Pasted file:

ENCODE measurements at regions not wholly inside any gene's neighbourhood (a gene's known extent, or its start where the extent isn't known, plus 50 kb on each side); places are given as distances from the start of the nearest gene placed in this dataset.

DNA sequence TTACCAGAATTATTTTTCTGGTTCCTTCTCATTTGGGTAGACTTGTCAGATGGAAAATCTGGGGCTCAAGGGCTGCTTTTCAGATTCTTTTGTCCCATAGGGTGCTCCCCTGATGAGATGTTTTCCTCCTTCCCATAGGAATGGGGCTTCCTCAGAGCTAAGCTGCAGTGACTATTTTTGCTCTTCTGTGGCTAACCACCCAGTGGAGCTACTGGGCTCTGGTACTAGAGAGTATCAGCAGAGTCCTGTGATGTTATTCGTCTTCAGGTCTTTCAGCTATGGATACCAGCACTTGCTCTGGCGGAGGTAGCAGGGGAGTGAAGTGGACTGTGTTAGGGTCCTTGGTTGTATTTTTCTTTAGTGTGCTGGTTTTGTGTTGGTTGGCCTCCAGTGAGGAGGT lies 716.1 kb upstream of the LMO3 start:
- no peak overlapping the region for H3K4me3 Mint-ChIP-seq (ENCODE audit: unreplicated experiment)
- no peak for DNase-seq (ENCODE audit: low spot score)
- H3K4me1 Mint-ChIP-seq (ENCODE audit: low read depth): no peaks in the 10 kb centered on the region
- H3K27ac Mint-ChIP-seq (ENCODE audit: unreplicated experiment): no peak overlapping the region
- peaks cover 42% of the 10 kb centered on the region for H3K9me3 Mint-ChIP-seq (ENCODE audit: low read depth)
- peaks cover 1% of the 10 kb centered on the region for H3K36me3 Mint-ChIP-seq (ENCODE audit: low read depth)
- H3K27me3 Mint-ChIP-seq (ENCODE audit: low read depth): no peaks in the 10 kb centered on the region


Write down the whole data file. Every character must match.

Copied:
ENCODE measurements at regions not wholly inside any gene's neighbourhood (a gene's known extent, or its start where the extent isn't known, plus 50 kb on each side); places are given as distances from the start of the nearest gene placed in this dataset.

DNA sequence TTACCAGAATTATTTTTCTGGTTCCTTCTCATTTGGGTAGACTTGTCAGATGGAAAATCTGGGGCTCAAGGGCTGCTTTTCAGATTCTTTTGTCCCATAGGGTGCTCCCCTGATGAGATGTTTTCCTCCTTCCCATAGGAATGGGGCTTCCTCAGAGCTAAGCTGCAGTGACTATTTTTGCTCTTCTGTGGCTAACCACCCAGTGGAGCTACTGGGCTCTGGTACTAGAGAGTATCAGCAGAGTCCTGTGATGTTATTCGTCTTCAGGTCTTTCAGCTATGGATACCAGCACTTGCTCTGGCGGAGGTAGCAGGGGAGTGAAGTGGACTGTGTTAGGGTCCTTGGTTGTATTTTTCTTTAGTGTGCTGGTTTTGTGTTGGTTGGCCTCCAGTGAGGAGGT lies 716.1 kb upstream of the LMO3 start:
- no peak overlapping the region for H3K4me3 Mint-ChIP-seq (ENCODE audit: unreplicated experiment)
- no peak for DNase-seq (ENCODE audit: low spot score)
- H3K4me1 Mint-ChIP-seq (ENCODE audit: low read depth): no peaks in the 10 kb centered on the region
- H3K27ac Mint-ChIP-seq (ENCODE audit: unreplicated experiment): no peak overlapping the region
- peaks cover 42% of the 10 kb centered on the region for H3K9me3 Mint-ChIP-seq (ENCODE audit: low read depth)
- peaks cover 1% of the 10 kb centered on the region for H3K36me3 Mint-ChIP-seq (ENCODE audit: low read depth)
- H3K27me3 Mint-ChIP-seq (ENCODE audit: low read depth): no peaks in the 10 kb centered on the region